The most powerful advocacy is local, and that means each of the 2,000 meeting professionals at WEC can play a role in telling the industry’s story, an expert panel told participants during Monday’s Advocacy Luncheon.
“The opportunity for our chapters and chapter leaders is to become better informed, understand the impact we’re making in our local communities, and get together with our convention bureau partners to understand not just our local economic impact, but our business impact,” said MPI International Chair Kevin Hinton.
“The most important lesson I’ve learned, particularly in my new role, is that you can’t just do this when there’s a crisis,” added Christine Duffy, former MPI international chair and now president and CEO of the Cruise Lines International Association. Duffy quoted a senior U.S. Congress member’s advice that “you can’t just show up here and expect us to understand what your industry is about…you have to be here every day, every week. We need to hear from people in the local districts.”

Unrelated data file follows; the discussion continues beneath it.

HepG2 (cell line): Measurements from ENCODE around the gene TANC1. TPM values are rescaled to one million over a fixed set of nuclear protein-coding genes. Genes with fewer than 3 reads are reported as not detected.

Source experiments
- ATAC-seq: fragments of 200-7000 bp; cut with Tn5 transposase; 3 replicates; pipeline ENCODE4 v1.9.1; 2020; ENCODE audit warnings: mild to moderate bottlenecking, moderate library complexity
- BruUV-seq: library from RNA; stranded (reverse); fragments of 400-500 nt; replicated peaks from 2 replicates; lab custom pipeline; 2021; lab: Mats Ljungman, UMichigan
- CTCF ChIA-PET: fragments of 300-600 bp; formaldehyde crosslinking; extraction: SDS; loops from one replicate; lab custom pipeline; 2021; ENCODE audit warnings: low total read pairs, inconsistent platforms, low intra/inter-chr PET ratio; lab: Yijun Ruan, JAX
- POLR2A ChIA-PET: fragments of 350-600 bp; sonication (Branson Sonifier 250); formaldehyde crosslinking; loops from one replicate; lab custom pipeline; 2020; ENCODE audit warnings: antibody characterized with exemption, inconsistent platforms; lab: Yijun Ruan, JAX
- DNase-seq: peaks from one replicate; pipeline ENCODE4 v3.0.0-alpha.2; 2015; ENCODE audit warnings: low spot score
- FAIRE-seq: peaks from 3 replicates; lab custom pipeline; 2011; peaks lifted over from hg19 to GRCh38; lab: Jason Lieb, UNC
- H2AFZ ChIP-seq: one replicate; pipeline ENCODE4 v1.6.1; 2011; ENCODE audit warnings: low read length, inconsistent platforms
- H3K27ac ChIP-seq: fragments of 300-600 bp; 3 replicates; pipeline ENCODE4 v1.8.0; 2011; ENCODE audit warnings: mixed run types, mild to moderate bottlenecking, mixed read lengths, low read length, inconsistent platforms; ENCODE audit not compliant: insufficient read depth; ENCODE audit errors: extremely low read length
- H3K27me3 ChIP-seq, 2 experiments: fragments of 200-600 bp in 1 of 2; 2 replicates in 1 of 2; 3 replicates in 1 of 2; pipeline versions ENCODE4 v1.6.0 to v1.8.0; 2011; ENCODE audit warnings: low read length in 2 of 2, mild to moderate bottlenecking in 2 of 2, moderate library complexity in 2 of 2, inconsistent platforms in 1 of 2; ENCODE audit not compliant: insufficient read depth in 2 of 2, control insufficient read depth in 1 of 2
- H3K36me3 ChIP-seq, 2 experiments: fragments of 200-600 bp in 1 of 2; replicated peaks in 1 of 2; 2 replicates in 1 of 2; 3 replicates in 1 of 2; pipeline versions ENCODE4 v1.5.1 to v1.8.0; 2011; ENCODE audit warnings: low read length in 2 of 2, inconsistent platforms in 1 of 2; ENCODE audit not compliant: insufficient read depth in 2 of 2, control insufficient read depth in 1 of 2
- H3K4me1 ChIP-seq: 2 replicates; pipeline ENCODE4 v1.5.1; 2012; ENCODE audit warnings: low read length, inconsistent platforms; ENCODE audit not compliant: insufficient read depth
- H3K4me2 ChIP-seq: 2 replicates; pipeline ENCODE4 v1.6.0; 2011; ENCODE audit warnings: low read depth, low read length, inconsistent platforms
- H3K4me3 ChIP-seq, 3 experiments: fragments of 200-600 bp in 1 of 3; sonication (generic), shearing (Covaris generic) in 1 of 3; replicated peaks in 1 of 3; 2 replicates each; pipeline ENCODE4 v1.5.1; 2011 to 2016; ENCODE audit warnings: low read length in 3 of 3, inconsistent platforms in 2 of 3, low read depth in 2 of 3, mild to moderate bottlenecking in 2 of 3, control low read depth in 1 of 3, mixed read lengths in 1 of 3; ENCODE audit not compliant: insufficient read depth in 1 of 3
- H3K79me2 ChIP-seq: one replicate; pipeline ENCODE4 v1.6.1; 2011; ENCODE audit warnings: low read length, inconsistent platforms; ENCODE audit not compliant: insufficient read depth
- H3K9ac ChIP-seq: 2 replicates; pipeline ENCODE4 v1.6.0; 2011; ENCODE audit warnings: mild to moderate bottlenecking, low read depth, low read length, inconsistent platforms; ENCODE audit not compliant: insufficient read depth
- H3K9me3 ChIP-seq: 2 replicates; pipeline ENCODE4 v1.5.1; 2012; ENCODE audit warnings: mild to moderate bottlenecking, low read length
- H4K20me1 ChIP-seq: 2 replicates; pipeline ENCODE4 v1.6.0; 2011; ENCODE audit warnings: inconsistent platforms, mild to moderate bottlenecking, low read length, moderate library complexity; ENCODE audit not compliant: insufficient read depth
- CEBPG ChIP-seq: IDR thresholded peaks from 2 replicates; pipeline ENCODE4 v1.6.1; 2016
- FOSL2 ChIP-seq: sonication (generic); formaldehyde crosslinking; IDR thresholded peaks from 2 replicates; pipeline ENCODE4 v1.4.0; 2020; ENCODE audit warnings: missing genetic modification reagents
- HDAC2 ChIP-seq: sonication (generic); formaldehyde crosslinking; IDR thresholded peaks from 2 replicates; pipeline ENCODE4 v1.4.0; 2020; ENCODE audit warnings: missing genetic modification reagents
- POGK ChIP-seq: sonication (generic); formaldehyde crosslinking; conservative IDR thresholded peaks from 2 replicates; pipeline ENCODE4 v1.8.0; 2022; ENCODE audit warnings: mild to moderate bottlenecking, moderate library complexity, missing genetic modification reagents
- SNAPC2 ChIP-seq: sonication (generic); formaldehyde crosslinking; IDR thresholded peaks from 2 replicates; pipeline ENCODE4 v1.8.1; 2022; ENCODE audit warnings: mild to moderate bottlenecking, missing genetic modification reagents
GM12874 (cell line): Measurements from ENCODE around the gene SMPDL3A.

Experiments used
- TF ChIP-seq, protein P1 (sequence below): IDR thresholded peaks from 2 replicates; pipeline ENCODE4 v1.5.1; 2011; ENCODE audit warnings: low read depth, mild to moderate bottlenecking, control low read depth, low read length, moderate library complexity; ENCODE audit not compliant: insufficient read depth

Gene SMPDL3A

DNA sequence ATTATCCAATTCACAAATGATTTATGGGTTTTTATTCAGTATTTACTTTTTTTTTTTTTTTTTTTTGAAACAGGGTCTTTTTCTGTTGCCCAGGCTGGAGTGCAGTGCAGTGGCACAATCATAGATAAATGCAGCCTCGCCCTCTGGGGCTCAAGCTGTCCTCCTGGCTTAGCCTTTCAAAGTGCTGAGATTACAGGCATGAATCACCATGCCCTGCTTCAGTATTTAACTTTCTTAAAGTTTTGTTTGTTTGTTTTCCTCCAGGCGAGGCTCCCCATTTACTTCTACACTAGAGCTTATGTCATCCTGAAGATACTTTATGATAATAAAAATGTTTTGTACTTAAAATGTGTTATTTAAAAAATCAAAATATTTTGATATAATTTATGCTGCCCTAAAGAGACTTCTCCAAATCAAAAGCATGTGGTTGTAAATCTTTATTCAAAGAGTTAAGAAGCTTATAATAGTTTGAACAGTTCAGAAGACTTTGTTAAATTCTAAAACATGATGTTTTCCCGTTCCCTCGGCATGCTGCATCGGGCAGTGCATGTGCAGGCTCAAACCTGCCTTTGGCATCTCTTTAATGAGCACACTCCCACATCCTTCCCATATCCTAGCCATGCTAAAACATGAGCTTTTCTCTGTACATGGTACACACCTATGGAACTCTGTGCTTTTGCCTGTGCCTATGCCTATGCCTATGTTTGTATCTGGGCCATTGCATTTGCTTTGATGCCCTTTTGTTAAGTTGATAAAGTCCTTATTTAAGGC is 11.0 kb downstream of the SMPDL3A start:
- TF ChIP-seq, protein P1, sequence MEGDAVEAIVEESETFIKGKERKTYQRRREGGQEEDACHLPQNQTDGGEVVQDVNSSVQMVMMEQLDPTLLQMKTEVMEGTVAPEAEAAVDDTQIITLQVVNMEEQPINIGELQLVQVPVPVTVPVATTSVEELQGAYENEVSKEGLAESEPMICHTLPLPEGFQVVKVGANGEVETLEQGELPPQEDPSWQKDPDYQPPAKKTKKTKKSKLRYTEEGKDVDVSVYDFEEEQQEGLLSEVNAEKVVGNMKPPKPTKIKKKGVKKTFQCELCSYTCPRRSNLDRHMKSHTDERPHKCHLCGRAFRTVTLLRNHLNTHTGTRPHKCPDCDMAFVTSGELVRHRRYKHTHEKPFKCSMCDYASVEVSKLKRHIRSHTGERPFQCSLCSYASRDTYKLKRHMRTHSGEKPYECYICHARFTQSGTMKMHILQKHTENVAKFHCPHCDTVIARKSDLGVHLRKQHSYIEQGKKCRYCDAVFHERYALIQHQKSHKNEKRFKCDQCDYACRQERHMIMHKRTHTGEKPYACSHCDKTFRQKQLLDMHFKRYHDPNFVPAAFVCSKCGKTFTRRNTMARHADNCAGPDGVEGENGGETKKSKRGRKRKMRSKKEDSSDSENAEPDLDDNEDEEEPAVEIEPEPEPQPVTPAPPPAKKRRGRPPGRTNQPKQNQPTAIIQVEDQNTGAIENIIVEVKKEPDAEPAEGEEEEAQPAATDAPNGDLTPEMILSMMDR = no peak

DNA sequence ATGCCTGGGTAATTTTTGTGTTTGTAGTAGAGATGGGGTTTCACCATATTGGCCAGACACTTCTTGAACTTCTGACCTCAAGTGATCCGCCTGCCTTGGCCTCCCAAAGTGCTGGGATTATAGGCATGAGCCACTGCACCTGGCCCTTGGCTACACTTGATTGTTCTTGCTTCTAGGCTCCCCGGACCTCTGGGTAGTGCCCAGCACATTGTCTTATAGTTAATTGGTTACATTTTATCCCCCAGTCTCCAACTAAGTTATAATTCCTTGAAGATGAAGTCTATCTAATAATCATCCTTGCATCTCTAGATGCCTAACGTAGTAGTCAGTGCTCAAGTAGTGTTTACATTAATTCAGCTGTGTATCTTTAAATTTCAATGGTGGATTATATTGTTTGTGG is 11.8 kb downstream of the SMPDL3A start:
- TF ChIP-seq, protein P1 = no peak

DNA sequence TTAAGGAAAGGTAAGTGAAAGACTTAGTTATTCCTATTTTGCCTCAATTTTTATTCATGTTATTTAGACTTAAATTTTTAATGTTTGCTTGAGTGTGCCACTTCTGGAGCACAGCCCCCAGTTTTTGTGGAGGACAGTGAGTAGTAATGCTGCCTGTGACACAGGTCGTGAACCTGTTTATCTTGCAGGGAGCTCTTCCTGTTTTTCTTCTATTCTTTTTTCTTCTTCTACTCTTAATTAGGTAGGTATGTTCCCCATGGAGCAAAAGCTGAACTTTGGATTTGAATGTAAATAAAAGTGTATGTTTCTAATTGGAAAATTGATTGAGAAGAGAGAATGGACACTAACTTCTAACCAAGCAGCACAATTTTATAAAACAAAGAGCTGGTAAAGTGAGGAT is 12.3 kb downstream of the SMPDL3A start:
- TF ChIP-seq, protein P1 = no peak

Advocacy specialist Roger Rickard noted that all politics are local, and that means a handwritten note is one of the most effective forms of advocacy. The note should contain exactly three sentences:
- Who you are and who you represent.
- Why the issue is personal for you and your organization.
- What the elected representative can do to help.
He explained that handwritten correspondence will land on the Congress member’s desk, unlike the 40 million emails he or she receives each year.
Panelists encouraged members and chapters to contact their local Congress members and identify local partners with an interest in supporting a strong meeting industry. A participant said MPI’s Greater Calgary Chapter had generated profile by giving an award to the mayor during National Meetings Industry Day, an event co-organized each year by eight chapters across Canada. “We knew we would get him to our meeting because we were giving him something,” she said, and local media followed in his wake.
Michael Massari, senior vice-president of Caesar’s Entertainment, said the Las Vegas industry realized the need for ongoing advocacy after the community came under attack in 2009. Since then, Caesar’s and other properties have become more prominent in MPI, the U.S. Travel Association and other industry organizations.
“We realized we had to do this in a meaningful way, get involved, and advocate to make a difference,” he said.